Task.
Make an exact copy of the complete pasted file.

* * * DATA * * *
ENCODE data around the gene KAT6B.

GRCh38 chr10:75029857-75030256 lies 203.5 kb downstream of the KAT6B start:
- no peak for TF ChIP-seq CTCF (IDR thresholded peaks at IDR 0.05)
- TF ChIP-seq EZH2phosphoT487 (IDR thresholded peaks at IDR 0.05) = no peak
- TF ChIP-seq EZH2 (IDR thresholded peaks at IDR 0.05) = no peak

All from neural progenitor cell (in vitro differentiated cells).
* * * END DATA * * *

ENCODE data around the gene KAT6B.

GRCh38 chr10:75029857-75030256 lies 203.5 kb downstream of the KAT6B start:
- no peak for TF ChIP-seq CTCF (IDR thresholded peaks at IDR 0.05)
- TF ChIP-seq EZH2phosphoT487 (IDR thresholded peaks at IDR 0.05) = no peak
- TF ChIP-seq EZH2 (IDR thresholded peaks at IDR 0.05) = no peak

All from neural progenitor cell (in vitro differentiated cells).